December 22, 2009

Fahrenheit 451 by Bradbury/Hamilton (Hill/Wang, 2009)

I've seen a mixed bag of classic novels illustrated in comic book form. The fact that Bradbury lent his voice to the introduction of this graphic novel speaks volumes--especially if you look at his skepticism of Truffaut's film adaptation of the same. Hamilton gives the novel a timeless quality that says this could be in the now, or it could be yet to come. In an age where we step closer to the wall culture (absorbed by the screens and interactive appliances) that Bradbury describes--Fahrenheit 451 is certainly a novel that speaks to our times--a prophecy if you will--and Hamilton translates the novel into images (often times tongue-in-cheek) brilliantly.

The Homecoming by Bradbury/McKean (Collins Design, 2006)

A fan of Bradbury and McKean both I had high expectations for this illustrated novel. Probably too high. In many ways McKeans artwork is similar to that I remember in my boyhood copy of Bradbury's "The Halloween Tree." And with "The Homecoming" it's neither McKean or Bradbury who fail to shine. It's still a great story. And McKeans illustrations are top notch. I think my greater disappointment is with the typography. Unlike standard graphic novel forms--the type is set more like a children's book, and the font style is forced upon the reader. What happens then is a disconnect between story and artwork.

December 21, 2009

Batman: The Killing Joke (Moore/Bolland, DC, 1988)

Written by Alan Moore (Watchmen, V for Vendetta) and drawn by Brian Bolland (Judge Dredd), Batman: The Killing Joke presents the complex psychological relationship between Batman and the Joker. The graphic novel also gives some insight into the origin of the Joker. Like Batman, it is life's tragic twists and turns that deliver a former engineer on the down-and-outs into a situation which will spawn his new persona. In this novel we get a sense of the capacity for violence by both Batman and The Joker. Recommended reading for Batman fans along with Arkham Asylum: Serious House on Serious Earth (Morrison/McKean, DC, 1989)

December 20, 2009

Children of Men (Alfonso Cuarón, 2006)


In the novel "Children of Men" PD James leans on the issue of spiritual bankruptcy and apathy with men today as a possible cause for our future demise. For her, man’s conduct in the sight of God, has been so atrocious that God may punish man by rendering them infertile. In the scenario the only one who will lift man out of this condition is God, by some miraculous act.

Alfonso Cuarón takes a very different approach. Seeing the fallen condition of man as intellectual, yes, but also overtly political.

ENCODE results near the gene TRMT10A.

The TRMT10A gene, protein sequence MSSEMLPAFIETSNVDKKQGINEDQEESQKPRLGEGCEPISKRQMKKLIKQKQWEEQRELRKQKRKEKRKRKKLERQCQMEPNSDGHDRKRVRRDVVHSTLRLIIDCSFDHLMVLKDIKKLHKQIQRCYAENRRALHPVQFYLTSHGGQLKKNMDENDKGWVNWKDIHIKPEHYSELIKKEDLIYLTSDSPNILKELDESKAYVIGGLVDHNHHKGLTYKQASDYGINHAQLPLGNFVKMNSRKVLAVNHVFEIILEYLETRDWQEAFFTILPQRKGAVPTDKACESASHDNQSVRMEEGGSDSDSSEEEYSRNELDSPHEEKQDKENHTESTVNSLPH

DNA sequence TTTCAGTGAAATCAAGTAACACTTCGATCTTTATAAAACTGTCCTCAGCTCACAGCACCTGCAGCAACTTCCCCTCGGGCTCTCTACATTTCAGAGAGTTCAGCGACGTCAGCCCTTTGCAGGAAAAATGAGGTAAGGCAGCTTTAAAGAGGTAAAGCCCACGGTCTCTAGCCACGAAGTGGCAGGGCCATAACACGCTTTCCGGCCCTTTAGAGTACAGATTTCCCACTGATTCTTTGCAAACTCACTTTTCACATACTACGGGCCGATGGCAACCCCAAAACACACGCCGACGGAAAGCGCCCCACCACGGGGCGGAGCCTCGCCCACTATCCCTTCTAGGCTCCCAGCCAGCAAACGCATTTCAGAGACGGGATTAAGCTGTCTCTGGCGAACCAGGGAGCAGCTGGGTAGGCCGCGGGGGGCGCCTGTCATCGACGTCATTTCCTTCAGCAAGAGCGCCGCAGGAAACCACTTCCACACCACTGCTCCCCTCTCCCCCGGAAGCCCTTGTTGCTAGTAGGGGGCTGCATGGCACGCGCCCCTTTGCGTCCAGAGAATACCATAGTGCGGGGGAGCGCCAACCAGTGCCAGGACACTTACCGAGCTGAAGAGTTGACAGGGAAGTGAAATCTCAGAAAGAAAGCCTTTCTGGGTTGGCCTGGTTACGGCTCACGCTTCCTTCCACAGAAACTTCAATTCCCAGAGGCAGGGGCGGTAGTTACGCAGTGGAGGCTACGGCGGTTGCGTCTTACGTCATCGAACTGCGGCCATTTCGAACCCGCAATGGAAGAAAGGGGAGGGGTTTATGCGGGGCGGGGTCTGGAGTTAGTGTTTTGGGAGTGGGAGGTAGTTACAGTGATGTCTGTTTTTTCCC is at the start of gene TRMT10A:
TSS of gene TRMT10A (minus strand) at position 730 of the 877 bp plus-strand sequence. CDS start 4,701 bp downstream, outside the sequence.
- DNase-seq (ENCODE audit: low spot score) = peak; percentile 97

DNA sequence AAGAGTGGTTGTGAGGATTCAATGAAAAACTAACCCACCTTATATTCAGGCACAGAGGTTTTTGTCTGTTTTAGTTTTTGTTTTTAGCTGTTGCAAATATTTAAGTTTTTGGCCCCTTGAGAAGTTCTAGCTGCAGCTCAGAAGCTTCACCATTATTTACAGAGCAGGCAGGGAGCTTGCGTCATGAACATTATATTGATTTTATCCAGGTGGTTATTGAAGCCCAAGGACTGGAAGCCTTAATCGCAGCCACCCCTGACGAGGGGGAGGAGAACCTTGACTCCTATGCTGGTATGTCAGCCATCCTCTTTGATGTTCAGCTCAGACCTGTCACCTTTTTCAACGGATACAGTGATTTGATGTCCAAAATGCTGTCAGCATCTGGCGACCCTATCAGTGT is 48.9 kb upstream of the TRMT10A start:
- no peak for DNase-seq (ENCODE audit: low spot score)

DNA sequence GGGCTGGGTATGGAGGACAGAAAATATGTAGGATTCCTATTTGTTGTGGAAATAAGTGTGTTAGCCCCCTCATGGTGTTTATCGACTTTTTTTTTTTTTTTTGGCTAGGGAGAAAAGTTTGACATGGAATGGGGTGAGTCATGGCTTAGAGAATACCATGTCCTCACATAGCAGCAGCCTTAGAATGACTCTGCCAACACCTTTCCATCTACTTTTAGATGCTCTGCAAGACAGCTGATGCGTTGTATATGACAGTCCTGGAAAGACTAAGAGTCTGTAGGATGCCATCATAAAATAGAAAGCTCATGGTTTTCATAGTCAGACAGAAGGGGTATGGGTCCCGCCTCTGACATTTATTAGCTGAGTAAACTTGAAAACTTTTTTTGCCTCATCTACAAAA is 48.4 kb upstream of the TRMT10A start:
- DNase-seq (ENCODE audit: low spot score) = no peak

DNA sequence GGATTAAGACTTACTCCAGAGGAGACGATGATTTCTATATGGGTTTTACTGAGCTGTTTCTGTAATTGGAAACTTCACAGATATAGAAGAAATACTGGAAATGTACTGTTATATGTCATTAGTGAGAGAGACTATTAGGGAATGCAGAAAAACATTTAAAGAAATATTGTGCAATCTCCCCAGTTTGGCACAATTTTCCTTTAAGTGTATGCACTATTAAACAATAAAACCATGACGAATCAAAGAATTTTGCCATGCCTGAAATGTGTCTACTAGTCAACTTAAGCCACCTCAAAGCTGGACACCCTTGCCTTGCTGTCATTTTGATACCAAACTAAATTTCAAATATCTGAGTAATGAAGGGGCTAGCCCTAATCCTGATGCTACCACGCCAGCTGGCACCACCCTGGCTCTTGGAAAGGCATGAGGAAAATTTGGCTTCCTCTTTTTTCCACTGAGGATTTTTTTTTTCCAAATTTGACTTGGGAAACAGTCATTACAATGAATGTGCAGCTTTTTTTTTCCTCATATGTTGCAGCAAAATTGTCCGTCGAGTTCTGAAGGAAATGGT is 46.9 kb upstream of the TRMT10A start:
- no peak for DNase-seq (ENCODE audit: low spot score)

Alfonso Cuarón is quoted as saying, “There's nothing more beautiful than elusiveness in cinema.” In this politically charged film he weaves issues “elusively” under the surface of the main story line. While immigration and infertility are spoken of in the foreground; assisted suicide, pollution, religious freedom, loneliness and mental health are all issues the flow through the background of this film.

Cuarón also provides visual cues linking to famous new events such as 9/11, Abu Graib, Guantanimo and the death of Princess Di.

Both book and film are powerful in their own rights. Both call us to re-examine what it means to be human. What it means to be both children of men; and children of God.


Control (Anton Corbijn, 2007)


"This is a crisis I knew how to face. Destroying the balance I'd kept."

Through the eyes of many Ian Curtis represents the dark voice of Joy Division--the band who took its name from the legion of women forced to provide pleasure to Nazi soldiers during the second world war.

Curtis' lyrics place one in an arena of loneliness and abandon. Questioning the life God has given him. And wondering when God will reach down and pull him out of the misery of relationships, financial condition, depression and disease.

Rather than wait for God...Ian sought his own way out. His wrestling for control (as the movie is aptly titled) over.

The movie places things askew to some degree as it is seen through the lens of his wife and their relationship, which was turbulent at best.

An understanding of the music and the back story of Joy Division and New Order (the band which emerged out of the ashes of Ian's death) helps provide balance to this flick.

A movie that fans will find of some interest.

December 12, 2009

The 9/11 Report by Sid Jacobson & Ernie Colon (Hill and Wang, 2006)


This offering comes from two men with comic experience. Sid Jacobsen once served as managing editor at Harvey Comics, he created comic characters such as Richie Rich, and later worked at Marvel. Ernie Colon worked at Harvey, Marvel and DC with comics such as Green Lantern, Wonder Woman and The Flash.